- The Washington Times - Thursday, February 12, 2004


Hun Sen, Ranariddh to end broadcast war

PHNOM PENH — Prime Minister Hun Sen and royalist party leader Prince Norodom Ranariddh have agreed to end vicious radio smear attacks on one another, the two said in letters this week.

The two politicians and opposition leader Sam Rainsy have been in a political standoff since July’s inconclusive national elections, and the impasse has been accompanied by a war of words over the airwaves.

Mr. Hun Sen and Prince Ranariddh said in an exchange of letters obtained by Agence France-Presse that they want to end the bickering broadcasts now that their parties have negotiated a political solution to the stalemate.


China halts supply of Daqing crude oil

TOKYO — The supply of crude oil to Japan from China’s huge Daqing oil field, which started after the 1972 normalization of relations between the two countries, has been halted since January and is unlikely to resume given increasing demand for energy in China, informed sources told Kyodo News this week.

The oil field’s reduced export capacity and China’s demand for higher prices also have made it difficult to resume the sale of oil to Japan, a symbol of bilateral friendship for more than 30 years. Thus, bilateral negotiations that were to be concluded in September have been suspended with no prospect of prompt resumption.

Japanese electric-power companies are major users of Daqing crude. But because the crude can be replaced with oil from Indonesia and western Africa, an official at Tokyo Electric Power Co. said the loss of Daqing oil will “hardly affect” the company’s operations.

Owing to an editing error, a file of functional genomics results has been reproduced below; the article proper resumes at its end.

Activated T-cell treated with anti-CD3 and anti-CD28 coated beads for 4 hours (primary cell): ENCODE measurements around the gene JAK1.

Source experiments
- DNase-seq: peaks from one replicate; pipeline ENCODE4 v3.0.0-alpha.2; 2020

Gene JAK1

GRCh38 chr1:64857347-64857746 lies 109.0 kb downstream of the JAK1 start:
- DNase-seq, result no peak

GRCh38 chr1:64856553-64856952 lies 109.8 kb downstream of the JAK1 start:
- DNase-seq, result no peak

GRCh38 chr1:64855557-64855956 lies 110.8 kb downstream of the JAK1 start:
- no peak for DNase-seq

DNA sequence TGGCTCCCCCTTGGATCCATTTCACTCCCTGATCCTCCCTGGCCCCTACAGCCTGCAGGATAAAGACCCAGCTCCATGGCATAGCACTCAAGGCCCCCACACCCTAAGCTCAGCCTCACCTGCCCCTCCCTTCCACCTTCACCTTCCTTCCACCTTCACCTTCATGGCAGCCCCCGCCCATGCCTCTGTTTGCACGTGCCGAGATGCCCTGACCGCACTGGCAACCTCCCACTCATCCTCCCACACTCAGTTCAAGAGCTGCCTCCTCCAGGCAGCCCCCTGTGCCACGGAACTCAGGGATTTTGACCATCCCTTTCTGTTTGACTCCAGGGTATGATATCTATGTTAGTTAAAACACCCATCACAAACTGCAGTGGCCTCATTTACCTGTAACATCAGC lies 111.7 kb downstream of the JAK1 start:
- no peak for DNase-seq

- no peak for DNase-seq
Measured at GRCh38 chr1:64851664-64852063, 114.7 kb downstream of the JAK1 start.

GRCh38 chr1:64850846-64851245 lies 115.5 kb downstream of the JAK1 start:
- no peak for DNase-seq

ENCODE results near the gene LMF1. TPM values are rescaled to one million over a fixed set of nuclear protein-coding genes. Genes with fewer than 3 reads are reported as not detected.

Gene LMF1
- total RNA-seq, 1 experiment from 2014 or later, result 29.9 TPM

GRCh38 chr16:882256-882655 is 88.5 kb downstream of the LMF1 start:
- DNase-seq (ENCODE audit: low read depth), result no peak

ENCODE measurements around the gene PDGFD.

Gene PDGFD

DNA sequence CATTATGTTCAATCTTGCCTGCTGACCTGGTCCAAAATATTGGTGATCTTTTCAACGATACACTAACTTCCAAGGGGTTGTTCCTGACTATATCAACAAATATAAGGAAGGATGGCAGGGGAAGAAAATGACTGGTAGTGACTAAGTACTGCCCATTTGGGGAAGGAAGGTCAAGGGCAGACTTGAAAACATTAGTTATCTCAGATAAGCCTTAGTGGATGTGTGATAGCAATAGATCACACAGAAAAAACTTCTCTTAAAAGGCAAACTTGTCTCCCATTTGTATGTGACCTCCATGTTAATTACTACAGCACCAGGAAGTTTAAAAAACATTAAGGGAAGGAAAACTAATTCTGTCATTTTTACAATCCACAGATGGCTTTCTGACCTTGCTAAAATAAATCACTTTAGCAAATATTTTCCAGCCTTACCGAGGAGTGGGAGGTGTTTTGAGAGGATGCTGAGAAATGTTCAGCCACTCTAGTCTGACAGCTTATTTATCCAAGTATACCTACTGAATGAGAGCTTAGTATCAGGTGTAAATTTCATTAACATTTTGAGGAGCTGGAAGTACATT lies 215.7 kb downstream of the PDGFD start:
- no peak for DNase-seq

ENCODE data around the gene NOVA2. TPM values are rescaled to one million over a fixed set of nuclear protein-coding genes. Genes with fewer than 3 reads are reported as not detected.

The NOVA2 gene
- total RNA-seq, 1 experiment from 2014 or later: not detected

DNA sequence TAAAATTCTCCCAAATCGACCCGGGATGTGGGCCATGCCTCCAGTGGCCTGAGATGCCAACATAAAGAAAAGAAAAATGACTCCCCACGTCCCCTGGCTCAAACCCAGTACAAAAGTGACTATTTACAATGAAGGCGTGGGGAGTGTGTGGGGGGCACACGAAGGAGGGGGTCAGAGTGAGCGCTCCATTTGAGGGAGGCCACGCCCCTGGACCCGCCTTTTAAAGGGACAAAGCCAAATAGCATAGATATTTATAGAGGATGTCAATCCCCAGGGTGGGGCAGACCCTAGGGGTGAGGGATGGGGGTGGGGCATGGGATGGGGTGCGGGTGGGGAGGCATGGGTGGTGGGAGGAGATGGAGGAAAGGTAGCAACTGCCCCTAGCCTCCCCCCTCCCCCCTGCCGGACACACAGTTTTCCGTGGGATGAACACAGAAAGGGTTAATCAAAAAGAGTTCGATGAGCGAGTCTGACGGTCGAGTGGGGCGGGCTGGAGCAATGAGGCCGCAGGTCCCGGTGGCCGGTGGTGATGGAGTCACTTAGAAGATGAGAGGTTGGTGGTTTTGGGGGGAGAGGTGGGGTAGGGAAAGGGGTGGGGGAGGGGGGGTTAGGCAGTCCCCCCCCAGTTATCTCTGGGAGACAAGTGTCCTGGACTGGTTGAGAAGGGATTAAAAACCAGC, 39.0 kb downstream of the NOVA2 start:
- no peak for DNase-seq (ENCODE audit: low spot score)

Bureaucrats to aid their peers in Papua

SYDNEY — Australian officials headed to Papua New Guinea yesterday on a mission to stabilize the Pacific nation’s troubled government institutions, Foreign Minister Alexander Downer said.

The eight officials are the first wave of a $624 million mission to send flying squads of 300 Australian police and bureaucrats to work with their Papuan counterparts in overcoming rampant lawlessness and corruption.

Mr. Downer said it was part of a more hands-on approach to solving problems in Australia’s Pacific back yard to provide better social and economic opportunities.

“It’s a more activist approach, but I think it will be successful,” he told reporters.

Weekly notes

Hua Mei, the first overseas-born giant panda to return to China, was given a hero’s welcome when her plane touched down in Beijing yesterday, Xinhua news agency reported. The chubby toddler, born in August 1999 at the San Diego Zoo, was transported to the land of her ancestors on a 10-hour flight across the Pacific, Xinhua said. She faced a day of quarantine in Beijing and a month in isolation at a southwestern nature reserve before being released into the wild. … Singapore will kill 5,000 healthy chickens nearing the end of their egg-laying lives to test the city-state’s defense system against the bird-flu epidemic, which has struck 10 of its Asian neighbors, the government says. The one-day exercise Wednesday will take place on a privately owned farm, Agri-food and Veterinary Authority chief Ngiam Tong Tau announced. In the drill, the authority will buy chickens from farmers at market prices, gas them with carbon dioxide and bury the corpses.

From wire dispatches and staff reports

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